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Shipping isn’t sunk in Red Hook, thanks to new deal

The Brooklyn Paper
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Brooklyn’s shipping industry will remain afloat, for now, thanks to a deal that will keep Customs inspectors working in Red Hook’s port until 2017, federal officials, waterfront insiders, and politicians say.

Federal overseers stationed at the Red Hook Container Terminal will continue to hand-inspect shipments under a new, five-year agreement between Customs and Border Protection and the Port Authority.

The decision came after Customs announced last year it would slash costs by eliminating manual inspections at the port — a move longshoremen and politicians feared would make shipping to Brooklyn more expensive, sinking an industry that has dwindled in the borough for decades.

Lou Pernice, president of the Brooklyn chapter of the International Longshoreman’s Association, rejoiced at the news.

“I’m happy about that situation, of course,” said Pernice. “If Customs had done what they were planning on doing it would have driven business out of Brooklyn.”

Dock workers and politicians claimed a removal of Customs specialists — who hand inspect about 3,800 containers in Red Hook annually — would sweep away 700 jobs and cause an increase in pollution and security risks in the borough, as suspicious cargo would need to be trucked overland for closer examination in Staten Island or New Jersey.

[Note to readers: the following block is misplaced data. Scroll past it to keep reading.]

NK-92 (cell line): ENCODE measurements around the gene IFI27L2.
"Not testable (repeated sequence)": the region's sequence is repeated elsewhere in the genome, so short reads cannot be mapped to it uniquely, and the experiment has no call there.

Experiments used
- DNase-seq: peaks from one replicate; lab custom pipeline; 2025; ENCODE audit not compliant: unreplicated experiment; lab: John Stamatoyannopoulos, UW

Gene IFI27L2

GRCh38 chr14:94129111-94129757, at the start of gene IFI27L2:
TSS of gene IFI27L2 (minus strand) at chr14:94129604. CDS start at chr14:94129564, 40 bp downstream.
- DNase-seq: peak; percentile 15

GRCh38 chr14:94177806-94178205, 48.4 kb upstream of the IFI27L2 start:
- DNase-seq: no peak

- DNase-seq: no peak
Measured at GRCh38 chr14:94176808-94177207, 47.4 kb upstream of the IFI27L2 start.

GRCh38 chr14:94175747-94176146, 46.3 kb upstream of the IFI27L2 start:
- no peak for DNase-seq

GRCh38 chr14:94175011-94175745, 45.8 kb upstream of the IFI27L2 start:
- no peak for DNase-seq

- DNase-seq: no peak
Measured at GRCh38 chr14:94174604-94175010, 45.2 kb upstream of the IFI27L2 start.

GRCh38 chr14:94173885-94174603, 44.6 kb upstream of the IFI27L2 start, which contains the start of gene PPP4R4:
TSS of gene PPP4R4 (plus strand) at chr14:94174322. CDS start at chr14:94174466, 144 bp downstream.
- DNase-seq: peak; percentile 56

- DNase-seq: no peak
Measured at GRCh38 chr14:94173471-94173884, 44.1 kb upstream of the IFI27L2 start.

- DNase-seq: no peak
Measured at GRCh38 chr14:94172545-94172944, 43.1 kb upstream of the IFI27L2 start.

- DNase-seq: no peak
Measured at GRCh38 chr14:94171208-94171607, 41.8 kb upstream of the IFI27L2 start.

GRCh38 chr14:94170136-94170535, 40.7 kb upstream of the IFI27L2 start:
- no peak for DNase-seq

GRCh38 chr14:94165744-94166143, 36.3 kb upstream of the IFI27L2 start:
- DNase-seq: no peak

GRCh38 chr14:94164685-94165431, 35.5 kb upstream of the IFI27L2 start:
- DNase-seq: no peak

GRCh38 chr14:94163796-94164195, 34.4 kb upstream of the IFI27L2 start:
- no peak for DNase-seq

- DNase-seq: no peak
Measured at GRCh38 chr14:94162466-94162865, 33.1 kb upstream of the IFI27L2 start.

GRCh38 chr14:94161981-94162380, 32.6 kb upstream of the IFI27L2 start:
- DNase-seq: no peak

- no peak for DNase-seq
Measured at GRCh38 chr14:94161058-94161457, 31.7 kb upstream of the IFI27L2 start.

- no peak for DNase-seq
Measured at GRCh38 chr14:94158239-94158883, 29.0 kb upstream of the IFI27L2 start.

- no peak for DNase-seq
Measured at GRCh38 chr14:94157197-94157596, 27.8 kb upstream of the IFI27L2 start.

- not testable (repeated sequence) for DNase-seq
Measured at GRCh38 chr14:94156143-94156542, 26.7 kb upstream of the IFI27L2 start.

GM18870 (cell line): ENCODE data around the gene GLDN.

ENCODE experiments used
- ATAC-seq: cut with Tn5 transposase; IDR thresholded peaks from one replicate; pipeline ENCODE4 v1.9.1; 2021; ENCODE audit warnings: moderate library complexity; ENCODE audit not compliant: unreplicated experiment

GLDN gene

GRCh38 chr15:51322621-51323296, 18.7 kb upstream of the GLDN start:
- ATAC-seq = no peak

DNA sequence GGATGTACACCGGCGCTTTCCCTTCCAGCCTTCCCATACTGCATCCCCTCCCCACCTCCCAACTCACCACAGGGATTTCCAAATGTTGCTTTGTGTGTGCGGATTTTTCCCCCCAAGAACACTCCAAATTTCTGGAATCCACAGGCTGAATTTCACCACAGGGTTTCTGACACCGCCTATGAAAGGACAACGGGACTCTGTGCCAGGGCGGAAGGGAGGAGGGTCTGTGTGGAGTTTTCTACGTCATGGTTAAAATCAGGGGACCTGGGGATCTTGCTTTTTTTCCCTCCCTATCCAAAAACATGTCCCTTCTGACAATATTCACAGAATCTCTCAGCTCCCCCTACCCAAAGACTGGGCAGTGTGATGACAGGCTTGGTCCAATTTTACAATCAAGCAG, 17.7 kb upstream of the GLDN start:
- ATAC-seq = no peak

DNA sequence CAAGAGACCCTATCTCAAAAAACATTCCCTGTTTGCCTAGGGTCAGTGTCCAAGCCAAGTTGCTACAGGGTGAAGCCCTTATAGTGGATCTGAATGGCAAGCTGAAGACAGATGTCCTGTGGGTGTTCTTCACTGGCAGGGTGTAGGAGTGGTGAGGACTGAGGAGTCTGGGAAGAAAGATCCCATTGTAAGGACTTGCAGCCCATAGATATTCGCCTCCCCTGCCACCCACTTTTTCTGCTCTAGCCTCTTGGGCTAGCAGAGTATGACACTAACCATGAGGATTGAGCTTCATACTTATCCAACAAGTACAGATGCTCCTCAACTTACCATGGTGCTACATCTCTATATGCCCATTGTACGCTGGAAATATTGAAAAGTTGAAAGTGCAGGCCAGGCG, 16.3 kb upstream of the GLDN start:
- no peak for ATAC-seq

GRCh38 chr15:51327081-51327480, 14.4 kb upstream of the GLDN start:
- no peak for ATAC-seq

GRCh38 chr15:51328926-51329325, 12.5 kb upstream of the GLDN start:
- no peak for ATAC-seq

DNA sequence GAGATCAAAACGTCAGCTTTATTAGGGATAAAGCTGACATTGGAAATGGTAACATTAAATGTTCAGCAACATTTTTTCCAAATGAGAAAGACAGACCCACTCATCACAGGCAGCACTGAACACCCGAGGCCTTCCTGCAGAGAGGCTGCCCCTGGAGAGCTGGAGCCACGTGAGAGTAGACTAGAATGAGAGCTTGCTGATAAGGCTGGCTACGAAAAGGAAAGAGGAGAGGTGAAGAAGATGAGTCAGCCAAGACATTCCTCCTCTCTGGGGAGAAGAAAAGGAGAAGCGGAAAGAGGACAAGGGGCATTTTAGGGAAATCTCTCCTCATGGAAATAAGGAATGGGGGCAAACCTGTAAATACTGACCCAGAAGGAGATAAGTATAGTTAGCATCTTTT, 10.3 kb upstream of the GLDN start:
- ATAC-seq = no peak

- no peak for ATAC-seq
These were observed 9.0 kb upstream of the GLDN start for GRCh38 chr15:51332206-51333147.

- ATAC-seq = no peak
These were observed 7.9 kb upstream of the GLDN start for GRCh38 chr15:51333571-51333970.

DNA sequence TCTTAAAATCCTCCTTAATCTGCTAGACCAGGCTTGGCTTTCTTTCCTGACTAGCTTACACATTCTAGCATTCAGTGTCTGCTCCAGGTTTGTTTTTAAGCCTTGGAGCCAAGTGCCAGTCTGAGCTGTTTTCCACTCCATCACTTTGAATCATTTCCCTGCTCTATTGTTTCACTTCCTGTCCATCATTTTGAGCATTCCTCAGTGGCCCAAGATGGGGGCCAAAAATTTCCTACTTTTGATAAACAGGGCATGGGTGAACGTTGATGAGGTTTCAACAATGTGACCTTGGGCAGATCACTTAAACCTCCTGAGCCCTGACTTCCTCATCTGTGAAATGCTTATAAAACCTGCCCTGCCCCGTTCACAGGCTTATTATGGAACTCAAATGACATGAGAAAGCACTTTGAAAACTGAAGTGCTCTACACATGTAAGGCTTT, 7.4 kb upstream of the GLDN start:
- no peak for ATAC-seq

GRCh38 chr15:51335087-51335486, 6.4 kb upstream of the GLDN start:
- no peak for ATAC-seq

Amid outcry from longshoremen and politicians including Reps. Jerry Nadler (D–Red Hook), Michael Grimm (R–Bay Ridge), and Nydia Velazquez (D-Red Hook), and Sen. Chuck Schumer (D–Park Slope), the feds issued a 90-day extension, set to expire today, that kept inspectors in Red Hook.

Customs cheered the deal in a press release.

“The agreement takes into account the unique geography and terminal operations at Red Hook, the potential economic impact if certain aspects of Customs’ operations were moved off the terminal, and the overall flow of trade through the port and the region,” the agency said in its statement.

Updated 5:31 pm, July 9, 2018
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